This article was contributed by Caribou Honig, chairman and co-founder of InsurTech Connect, as part of Tearsheet’s new Thought Leaders contributor program.
When I joke that my career has gone from credit card executive to cofounder of a boutique venture capital firm and now to being an event planner – “if you have any weddings or bar mitzvahs coming up, let me know” – people rarely laugh. The reaction is typically silence. Uncomfortable silence.
If it is funny at all, it’s only because it’s true. I cut my teeth at Capital One as it grew from 1,000 employees when I started to 20,000 when I left. During my tenure the company experienced a decade of hyper-growth that would have made most Silicon Valley companies envious. Though my leaving looked like a stupid career decision at the time, it led to my second act: cofounding a venture capital firm, QED Investors. With a commitment to finding and helping great entrepreneurs in data-driven sectors, I couldn’t be more proud of the firm we built.
Another decade and another stupid career decision later, I find my day occupied with launching and growing conferences along with my partner, Jay Weintraub. Great conferences. What’s-coming-around-the-corner conferences, on topics ranging from insurance to human resources, and always with an eye to the impact of technology. Yes, I’m an event planner, but only events with a grand vision.
Colleagues from my venture capital days frequently ask how a great conference begins. How do you go from an idea to over 5,000 attendees in less than three years? What happens in the lead-up to an industry event, and how much is art versus science? These questions inspired me to share five lessons I’ve learned from behind the stage.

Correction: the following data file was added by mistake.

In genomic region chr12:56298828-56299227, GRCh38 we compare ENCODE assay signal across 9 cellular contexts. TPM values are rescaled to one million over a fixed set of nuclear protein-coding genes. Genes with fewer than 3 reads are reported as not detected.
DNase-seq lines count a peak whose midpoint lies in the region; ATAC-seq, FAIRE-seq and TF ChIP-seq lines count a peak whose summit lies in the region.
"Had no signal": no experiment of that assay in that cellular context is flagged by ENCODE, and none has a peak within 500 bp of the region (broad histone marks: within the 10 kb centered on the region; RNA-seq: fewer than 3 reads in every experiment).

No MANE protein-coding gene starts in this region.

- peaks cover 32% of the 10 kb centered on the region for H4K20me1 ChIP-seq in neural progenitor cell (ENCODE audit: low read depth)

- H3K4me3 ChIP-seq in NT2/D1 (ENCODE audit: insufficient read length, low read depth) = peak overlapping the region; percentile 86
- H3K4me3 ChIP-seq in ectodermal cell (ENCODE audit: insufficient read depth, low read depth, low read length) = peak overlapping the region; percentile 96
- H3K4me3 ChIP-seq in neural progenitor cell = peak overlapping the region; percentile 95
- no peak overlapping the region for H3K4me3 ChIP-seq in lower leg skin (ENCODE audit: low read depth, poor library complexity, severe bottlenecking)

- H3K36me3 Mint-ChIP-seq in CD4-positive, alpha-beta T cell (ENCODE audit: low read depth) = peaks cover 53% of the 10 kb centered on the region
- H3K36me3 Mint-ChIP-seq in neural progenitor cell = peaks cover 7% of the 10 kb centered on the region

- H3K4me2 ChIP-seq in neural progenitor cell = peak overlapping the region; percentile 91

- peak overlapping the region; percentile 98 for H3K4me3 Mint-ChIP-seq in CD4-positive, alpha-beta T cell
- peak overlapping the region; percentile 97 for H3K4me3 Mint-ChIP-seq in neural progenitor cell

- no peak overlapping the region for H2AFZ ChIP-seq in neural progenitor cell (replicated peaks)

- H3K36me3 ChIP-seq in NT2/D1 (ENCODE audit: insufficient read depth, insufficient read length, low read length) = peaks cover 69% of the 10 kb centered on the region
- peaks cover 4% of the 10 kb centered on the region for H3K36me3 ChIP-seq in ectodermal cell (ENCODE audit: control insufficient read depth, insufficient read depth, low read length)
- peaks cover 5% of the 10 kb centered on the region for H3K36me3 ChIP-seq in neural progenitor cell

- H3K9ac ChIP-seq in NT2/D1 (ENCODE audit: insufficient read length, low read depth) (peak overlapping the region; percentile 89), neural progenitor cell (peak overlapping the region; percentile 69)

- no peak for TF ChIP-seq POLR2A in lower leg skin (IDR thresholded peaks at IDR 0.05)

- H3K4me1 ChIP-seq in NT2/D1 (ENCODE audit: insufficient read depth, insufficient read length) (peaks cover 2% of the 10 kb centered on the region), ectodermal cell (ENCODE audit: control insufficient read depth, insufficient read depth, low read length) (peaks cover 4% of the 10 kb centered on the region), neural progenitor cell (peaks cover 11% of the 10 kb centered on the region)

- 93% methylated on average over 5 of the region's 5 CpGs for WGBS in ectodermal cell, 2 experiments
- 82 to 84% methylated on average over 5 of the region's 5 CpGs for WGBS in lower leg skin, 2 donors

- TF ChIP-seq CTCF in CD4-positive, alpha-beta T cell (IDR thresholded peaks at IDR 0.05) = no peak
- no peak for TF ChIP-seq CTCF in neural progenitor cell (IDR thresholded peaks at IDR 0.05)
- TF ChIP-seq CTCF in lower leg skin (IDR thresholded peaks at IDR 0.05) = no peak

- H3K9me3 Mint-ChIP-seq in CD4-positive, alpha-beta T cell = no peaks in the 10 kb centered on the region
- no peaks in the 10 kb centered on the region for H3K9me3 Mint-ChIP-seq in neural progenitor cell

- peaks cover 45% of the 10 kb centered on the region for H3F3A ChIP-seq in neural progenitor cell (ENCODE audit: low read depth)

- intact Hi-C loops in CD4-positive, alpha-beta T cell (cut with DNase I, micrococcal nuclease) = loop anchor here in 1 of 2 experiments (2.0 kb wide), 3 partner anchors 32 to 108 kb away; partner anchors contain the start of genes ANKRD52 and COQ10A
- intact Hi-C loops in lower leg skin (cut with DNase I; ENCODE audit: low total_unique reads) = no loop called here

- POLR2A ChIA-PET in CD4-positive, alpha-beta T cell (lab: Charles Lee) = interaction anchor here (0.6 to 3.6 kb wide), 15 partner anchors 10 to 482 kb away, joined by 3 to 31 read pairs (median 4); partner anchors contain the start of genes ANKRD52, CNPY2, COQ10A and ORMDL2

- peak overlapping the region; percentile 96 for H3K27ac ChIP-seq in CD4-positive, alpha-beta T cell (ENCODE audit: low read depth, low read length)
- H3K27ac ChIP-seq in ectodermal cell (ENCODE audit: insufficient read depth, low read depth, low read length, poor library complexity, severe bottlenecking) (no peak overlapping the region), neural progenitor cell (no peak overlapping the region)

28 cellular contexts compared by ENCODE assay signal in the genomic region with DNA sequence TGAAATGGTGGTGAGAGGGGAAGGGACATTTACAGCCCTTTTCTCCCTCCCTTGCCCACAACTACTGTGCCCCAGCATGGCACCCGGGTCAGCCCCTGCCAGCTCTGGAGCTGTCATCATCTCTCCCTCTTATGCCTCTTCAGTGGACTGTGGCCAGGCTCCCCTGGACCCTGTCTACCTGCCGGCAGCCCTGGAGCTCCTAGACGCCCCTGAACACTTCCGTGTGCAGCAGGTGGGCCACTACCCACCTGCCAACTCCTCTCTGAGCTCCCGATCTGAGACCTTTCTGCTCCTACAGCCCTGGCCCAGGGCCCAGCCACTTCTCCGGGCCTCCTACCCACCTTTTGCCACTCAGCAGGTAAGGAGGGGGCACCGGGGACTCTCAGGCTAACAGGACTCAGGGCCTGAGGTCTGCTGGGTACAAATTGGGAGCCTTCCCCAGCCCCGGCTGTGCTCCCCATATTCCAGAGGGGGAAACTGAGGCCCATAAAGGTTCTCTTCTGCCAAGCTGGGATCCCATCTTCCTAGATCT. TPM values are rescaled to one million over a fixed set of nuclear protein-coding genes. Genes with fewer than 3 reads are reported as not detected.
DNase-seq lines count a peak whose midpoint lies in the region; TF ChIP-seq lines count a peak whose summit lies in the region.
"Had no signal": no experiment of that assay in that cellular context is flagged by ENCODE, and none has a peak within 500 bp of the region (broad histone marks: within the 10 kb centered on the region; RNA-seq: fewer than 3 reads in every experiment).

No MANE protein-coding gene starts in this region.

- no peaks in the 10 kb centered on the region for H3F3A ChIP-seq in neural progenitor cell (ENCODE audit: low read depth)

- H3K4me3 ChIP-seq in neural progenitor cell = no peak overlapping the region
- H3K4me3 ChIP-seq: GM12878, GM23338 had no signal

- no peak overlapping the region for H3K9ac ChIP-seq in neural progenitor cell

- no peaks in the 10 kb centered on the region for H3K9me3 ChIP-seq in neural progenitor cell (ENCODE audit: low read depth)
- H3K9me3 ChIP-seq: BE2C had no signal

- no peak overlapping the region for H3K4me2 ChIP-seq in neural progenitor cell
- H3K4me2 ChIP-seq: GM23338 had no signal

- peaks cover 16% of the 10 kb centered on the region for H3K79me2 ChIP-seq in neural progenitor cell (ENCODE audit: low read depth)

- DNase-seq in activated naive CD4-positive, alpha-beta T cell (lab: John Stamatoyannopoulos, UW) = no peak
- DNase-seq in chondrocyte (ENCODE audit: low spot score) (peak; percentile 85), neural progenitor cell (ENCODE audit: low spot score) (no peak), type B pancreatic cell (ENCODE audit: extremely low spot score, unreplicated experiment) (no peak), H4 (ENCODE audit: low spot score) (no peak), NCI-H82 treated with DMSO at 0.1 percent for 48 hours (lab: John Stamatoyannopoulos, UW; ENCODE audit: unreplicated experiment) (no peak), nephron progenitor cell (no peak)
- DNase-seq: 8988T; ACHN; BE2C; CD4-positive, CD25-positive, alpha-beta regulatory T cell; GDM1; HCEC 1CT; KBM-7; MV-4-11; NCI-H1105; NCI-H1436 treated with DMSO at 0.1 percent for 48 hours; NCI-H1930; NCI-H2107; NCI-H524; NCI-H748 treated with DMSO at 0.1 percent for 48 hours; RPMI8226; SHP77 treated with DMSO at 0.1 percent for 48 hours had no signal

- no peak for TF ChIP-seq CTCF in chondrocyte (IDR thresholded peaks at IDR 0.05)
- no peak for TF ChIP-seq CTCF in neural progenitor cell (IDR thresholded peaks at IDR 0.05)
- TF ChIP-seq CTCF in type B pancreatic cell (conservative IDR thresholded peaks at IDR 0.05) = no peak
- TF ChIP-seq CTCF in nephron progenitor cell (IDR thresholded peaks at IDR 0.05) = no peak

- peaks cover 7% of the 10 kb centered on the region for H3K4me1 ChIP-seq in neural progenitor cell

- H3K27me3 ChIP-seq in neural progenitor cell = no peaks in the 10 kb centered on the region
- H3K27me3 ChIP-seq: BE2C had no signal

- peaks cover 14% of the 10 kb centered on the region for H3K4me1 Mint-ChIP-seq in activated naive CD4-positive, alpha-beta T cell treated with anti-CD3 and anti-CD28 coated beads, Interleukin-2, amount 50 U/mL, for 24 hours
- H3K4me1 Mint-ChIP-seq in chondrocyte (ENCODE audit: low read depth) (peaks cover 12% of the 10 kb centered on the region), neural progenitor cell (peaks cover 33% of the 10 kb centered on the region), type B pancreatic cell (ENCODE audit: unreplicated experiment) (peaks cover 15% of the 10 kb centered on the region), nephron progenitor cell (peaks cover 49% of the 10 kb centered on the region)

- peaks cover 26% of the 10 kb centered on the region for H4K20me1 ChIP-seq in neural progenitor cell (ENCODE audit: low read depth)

1. Start with a focus group of one. A conference should be created only if there is an actual, named person wanting to attend an event which doesn’t yet exist. That person must describe their ideal of who should attend and what topics will be discussed. Let this be True North in designing the conference. It might seem like a paradox, but the clarity that comes with designing the event to be great for a single attendee is the best way to make the event great for all attendees.
2. Curate the first 100 attendees, individually. The first people to commit are placing a bet that the conference will, ultimately, achieve critical mass. The only way to make this happen is personalized outreach: share the crisp vision, connect it to their specific goals, and ask them to take a leap of faith with you. This is a grassroots effort – no mass emails. It requires hours and hours of phone calls, active listening, and in my case suppressing my introvert self. This step in the process is both exhausting and fundamental to launch a great event.
3. Find allies to help make the event a success, then take their needs as your priority. Conferences succeed when a community of common interests come together. Assembling that community is too big a job for any one team: it requires allies. After the first 100 attendees have been confirmed, attention turns to identify who else could benefit if the event succeeds. Among others this includes influential bloggers, consulting firms, and industry associations. Grassroots outreach is again the key. Most important, always focus the conversation on one question: how can we further their goals, as our ally, through the event.
4. Prepare yourself to say “no” to people, albeit with the utmost respect. A colleague approached me a year ago, seeking advice whether he should start a conference as a way to drum up business for his consulting firm. I had to point out that that many of his clients would apply to be on stage – and rejecting some of them comes with the territory here. Building a cogent agenda that resonates with the focus-group-of-one requires saying “no” sometimes. It’s a tough part of the job.
5. Always remember, People are the Product. I’ve polled attendees of one event I helped launch, InsureTech Connect, and asked why they came. The single most important reason comes down to the fact that everyone they want to see will be there. Conferences succeed when they bring the most compelling people together and create the right conditions for serendipity.
My career has taken an odd turn as a former credit card executive and VC. And yes, now I’m an event planner. If you have any weddings or bar mitzvahs coming up…